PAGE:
Images in Neurology |

Lesion of the Nucleus Intercalatus in Primary Position Upbeat Nystagmus

Tsukasa Saito, MD; Hitoshi Aizawa, MD, PhD; Jun Sawada, MD, PhD; Takayuki Katayama, MD, PhD; Naoyuki Hasebe, MD, PhD
Arch Neurol. 2010;67(11):1403-1404. doi:10.1001/archneurol.2010.285.
Text Size: A A A
Published online


A 32-year-old woman was admitted to our hospital with dizziness lasting 2 weeks. On neurological examination, she showed primary position upbeat nystagmus (Figure 1; video). There were no other neurological abnormalities. T2-weighted magnetic resonance and fluid-attenuated inversion recovery imaging revealed multiple periventricular white matter lesions in the brain. A high-intensity spot was also present in the left side of posterior caudal medulla (Figure 1). We diagnosed her with multiple sclerosis and started 1 mg/d of methylprednisolone pulse therapy for 3 days. She gradually recovered, and the symptom disappeared in 2 weeks. The abnormal lesion in the medulla also became undetectable on magnetic resonance imaging.

Figures in this Article

Sign In to Access Full Content

Don't have Access?

Register and get free email Table of Contents alerts, saved searches, PowerPoint downloads, CME quizzes, and more

Subscribe for full-text access to content from 1998 forward and a host of useful features

Activate your current subscription (AMA members and current subscribers)

Purchase Online Access to this article for 24 hours

First Page Preview

View Large
First page PDF preview


Place holder to copy figure label and caption
Figure 1.

The lesion, presenting on the left side of the dorsal caudal medulla. Part B is taken from Olszewski J, Baxter D. Cytoarchitecture of the Human Brain Stem. 2nd ed. Basel, NY: Karger; 1982.

Graphic Jump Location
Place holder to copy figure label and caption
Figure 2.

Schematic diagram. Modified with permission from Brain.4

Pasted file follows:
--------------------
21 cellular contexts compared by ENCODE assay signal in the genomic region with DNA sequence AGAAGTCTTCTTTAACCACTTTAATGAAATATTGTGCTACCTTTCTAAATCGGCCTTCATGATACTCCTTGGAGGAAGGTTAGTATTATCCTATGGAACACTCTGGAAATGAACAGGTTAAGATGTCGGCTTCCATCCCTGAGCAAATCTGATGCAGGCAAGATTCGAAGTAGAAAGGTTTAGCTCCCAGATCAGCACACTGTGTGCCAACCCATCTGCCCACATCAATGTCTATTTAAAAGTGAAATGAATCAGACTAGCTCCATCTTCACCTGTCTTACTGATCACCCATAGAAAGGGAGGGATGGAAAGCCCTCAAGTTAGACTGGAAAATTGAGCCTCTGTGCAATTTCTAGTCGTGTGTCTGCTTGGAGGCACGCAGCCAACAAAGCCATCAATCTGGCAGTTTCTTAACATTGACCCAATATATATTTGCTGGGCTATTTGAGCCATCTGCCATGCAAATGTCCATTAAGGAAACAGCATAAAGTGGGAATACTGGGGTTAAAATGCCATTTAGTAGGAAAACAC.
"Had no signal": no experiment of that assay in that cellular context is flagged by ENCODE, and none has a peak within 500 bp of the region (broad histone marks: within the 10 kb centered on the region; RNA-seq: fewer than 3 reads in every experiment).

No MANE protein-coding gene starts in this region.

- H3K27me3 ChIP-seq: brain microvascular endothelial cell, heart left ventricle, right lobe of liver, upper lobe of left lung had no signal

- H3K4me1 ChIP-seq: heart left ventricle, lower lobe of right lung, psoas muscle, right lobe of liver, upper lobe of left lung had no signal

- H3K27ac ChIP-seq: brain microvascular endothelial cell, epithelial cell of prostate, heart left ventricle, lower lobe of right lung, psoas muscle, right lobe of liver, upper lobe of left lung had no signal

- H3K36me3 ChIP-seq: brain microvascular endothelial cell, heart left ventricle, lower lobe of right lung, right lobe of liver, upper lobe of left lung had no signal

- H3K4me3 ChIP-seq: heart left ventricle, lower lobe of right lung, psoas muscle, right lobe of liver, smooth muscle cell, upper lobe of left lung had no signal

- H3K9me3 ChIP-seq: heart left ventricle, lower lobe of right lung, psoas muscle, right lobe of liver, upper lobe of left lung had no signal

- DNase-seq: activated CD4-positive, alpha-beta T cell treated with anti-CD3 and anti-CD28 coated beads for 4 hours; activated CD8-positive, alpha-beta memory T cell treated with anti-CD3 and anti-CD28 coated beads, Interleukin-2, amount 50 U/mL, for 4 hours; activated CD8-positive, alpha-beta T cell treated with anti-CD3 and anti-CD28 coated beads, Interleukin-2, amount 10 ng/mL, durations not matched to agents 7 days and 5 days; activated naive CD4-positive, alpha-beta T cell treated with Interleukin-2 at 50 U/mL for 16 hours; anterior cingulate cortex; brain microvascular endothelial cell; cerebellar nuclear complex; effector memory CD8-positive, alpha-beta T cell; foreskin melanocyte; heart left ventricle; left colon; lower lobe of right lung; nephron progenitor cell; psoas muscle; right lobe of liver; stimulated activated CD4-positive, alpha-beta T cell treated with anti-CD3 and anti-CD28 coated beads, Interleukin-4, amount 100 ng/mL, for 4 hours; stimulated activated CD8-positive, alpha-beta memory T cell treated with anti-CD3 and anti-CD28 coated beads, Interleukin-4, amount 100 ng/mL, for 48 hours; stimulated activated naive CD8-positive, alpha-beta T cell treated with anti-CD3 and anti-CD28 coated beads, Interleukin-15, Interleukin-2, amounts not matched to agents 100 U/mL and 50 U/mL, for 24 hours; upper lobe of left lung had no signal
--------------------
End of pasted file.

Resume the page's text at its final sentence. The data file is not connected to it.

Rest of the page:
Graphic Jump Location




Meets CME requirements for:
Browse CME for all U.S. States
Accreditation Information
The American Medical Association is accredited by the Accreditation Council for Continuing Medical Education to provide continuing medical education for physicians. The AMA designates this journal-based CME activity for a maximum of 1 AMA PRA Category 1 CreditTM per course. Physicians should claim only the credit commensurate with the extent of their participation in the activity. Physicians who complete the CME course and score at least 80% correct on the quiz are eligible for AMA PRA Category 1 CreditTM.
Note: You must get at least of the answers correct to pass this quiz.
You have not filled in all the answers to complete this quiz
The following questions were not answered:
Sorry, you have unsuccessfully completed this CME quiz with a score of
The following questions were not answered correctly:
Commitment to Change (optional):
Indicate what change(s) you will implement in your practice, if any, based on this CME course.
Your quiz results:
The filled radio buttons indicate your responses. The preferred responses are highlighted
For CME Course: A Proposed Model for Initial Assessment and Management of Acute Heart Failure Syndromes
Indicate what changes(s) you will implement in your practice, if any, based on this CME course.
Citing articles are presented as examples only. In non-demo SCM6 implementation, integration with CrossRef’s "Cited By" API will populate this tab (http://www.crossref.org/citedby.html).
Submit a Comment


Some tools below are only available to our subscribers or users with an online account.

Sign In to Access Full Content

Related Content

Customize your page view by dragging & repositioning the boxes below.

Articles Related By Topic
Related Topics